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THE RISE OF THE HOUSE OF HANOVER The naissance of the Georgian age, made glorious under the House of Hanover, was the direct result of the Act of Settlement. Without going into tedious details, suffice to say that upon Queen Anne’s death, Great Britain passed-over fifty Catholic aspirants to the throne in order to settle it upon the closest Protestant, a German princeling who neither desired the crown, nor spoke the tongue!
JACOBITE INTRIGUE The Scots and English Jacobites, however, were never completely on board with this plan of succession, which would eventually result in several attempts over the next half-century to restore the Stuarts, all doomed to failure. They continued to try nonetheless!
THE BIRTH OF PLURALISTIC GOVERNMENT What history says of the reluctant but avaricious Georg Ludwig, is that he left England to rule itself as much as possible, and took his living from it as much as achievable. During his rather apathetic reign, Britain began a steady transition of power away from the absolute monarchy favored by the Stuarts of old, toward a government led by a cabinet of ministers. Chief among these was Sir Robert Walpole, who proved more than willing to take up the reins of government to become the first de facto Prime Minister.
THE AGE OF REASON The early Georgian Age was the age of enlightenment, ushered in by men such as Sir Isaac Newton, with the torch carried on by Henry Cavendish and Joseph Priestly.
THE GROWTH OF THE ARTS The literati were led by the poets Alexander Pope and John Gaye, who made their homes at Button’s or Will’s Coffee House. The modern novel was crafted by the hand of Samuel Richardson, only to be satirized by the brilliantly sardonic wit of Henry Fielding.
CULTURE AND SOCIETY Georgian Society was a fascinating paradox, with its powerful aristocracy using an outer façade of honor and politesse to cover its multifarious sins. In the words of Dr. Johnson: “Vice, in its true light, is so deformed, that it shocks us at first sight; and would hardly ever seduce us, if it did not at first wear the mask of some virtue.”
Marriage in the upper classes was seldom pursued without social or financial gain. Gin was cheap and readily available. The cities were rife with prostitutes. All of these realities were readily lampooned by the pencil and brush of William Hogarth.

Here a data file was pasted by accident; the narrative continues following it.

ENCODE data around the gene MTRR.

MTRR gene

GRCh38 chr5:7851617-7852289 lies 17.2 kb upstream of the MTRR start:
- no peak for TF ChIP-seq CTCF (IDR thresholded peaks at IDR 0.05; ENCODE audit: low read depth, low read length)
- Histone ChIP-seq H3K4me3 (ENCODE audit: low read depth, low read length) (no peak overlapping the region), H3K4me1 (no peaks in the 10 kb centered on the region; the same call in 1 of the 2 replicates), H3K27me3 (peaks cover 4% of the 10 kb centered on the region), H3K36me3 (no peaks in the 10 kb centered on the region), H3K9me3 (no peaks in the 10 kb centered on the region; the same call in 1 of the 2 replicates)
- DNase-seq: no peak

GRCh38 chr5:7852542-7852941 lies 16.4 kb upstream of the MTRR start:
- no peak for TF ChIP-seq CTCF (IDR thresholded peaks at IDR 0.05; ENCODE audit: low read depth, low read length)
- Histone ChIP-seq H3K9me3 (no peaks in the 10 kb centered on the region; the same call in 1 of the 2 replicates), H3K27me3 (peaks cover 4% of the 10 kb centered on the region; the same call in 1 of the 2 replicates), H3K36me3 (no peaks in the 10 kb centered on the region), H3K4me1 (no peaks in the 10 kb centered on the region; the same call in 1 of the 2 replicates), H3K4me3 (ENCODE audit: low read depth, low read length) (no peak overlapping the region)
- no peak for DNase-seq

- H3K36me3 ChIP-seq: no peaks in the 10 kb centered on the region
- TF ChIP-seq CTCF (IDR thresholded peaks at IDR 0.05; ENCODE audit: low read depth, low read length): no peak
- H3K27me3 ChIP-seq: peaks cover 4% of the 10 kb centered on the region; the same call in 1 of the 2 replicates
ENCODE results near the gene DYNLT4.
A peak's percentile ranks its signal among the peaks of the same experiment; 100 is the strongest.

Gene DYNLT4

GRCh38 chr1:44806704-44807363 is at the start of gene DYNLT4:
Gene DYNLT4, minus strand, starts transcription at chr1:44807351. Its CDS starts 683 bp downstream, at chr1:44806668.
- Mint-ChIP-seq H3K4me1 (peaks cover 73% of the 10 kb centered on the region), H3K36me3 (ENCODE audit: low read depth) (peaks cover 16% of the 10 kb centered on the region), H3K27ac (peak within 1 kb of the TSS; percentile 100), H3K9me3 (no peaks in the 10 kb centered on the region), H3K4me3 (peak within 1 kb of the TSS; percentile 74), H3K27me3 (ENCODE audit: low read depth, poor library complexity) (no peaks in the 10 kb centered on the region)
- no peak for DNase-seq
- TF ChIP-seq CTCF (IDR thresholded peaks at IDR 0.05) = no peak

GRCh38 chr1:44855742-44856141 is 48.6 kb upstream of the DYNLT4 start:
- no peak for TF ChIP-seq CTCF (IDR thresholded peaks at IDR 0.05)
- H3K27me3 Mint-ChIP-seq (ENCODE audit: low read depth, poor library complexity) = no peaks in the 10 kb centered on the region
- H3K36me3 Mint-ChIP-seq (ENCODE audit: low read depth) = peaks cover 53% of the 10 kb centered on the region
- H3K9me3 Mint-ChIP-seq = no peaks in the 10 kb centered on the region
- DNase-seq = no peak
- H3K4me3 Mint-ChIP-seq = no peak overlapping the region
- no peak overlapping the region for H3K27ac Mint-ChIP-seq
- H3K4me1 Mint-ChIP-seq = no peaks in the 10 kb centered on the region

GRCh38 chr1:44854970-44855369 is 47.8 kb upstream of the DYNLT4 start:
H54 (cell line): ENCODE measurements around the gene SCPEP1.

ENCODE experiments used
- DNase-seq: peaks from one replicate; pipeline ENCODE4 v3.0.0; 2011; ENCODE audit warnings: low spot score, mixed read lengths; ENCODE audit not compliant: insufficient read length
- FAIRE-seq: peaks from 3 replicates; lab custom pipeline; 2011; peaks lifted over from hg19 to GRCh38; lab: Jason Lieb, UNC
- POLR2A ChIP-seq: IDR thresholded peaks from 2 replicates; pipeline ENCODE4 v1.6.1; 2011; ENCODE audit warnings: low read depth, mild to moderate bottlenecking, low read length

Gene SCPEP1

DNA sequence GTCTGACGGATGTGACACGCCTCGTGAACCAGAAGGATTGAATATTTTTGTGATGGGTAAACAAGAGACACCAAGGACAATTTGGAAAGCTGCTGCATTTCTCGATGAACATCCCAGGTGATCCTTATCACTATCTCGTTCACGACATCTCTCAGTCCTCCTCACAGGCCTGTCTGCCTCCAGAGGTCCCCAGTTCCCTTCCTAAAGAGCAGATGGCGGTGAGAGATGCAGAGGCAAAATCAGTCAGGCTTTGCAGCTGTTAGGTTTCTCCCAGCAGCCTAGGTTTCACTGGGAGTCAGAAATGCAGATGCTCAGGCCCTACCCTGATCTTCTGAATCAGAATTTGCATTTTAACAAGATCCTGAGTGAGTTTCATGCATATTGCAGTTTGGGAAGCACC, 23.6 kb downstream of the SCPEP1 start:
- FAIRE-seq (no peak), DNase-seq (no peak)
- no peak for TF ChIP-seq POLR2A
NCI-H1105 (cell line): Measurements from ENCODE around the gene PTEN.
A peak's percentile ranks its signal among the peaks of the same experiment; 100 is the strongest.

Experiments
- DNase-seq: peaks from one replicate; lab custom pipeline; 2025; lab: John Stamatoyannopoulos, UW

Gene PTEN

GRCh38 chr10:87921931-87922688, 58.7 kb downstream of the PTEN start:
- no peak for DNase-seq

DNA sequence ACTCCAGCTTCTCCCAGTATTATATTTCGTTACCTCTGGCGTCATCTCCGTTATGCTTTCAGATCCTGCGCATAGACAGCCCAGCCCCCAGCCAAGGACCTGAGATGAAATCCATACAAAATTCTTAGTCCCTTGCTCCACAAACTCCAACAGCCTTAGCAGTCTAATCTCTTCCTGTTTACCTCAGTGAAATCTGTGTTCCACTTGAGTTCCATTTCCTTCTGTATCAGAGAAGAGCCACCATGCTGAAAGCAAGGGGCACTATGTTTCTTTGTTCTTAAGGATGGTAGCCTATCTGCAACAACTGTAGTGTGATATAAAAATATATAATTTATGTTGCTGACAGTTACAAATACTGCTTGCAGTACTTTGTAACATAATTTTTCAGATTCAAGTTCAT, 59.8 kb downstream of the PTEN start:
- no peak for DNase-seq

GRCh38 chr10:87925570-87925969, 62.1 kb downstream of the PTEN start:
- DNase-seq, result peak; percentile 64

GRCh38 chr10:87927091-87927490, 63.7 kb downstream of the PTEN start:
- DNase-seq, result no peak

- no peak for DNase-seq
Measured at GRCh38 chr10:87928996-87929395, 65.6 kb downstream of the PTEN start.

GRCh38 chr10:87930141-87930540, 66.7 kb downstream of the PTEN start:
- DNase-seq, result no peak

The Georgians by-and-large were a profligate and riotous breed: hard drinkers, with little regard to sexual morality. Brothels abounded to suit any particular fancy, from flagellation to sodomy, considered the “English” vice. Mercury pills may have killed more patients than the “French disease” it was meant to cure.
ENTERTAINMENT AND PLEASURE The gentlemen of rank and title pursued every manner of pleasure, dissipation, and gaming. They lived hard and played harder – wagering on bare-fisted pugilism, (sometimes employing cudgels), cock fighting, bear, and bull bating. Astronomically high stakes were laid out at the hazard and card tables, and let us not forget the horses!
HORSERACING Horses, in particular were ideally suited for this fast-living crowd who admired no virtue more than “bottom.”
Following the example set by the voluptuary Charles II in the prior century, for whom horseracing came to be called “the sport of kings,” the aristocrats of the Georgian age wholeheartedly embraced horseracing.
Although twenty-eight Royal Plates were run under the patronage of Queen Anne, who first remarked the open heath near Windsor Castle (later Ascot) ideal to “gallop horses at full stretch,” the Georgian era breathed new life into the sport of kings. Ninety races were held under George I, but horseracing reached its true zenith under George II, with four-hundred-sixty-two Royal Plates run between 1727 and 1760!
With this growing fervor came the importation of Eastern blood horses, the kings of the desert well known for their unparalleled stamina. The Byerley Turk, the Darley Arabian, and later the Godolphin Arabian were some of the very best horses selectively crossed with the blood of the early mares of Charles II to create an entirely new type of horse. Bred specifically for racing, this horse became known around the world as the English Thoroughbred.
As fodder for a horse-loving historical novelist, the Georgian era offers untold delights. In writing THE HIGHEST STAKES, a novel of thwarted love, retribution and horseracing, I have barely scratched the surface of this bygone world. Nonetheless, I hope you “enjoy the ride.”
Emery Lee is graciously providing 1 signed copy of THE HIGHEST STAKES to 1 of my lucky readers! Thank you Emery!
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GOOD LUCK TO ALL!!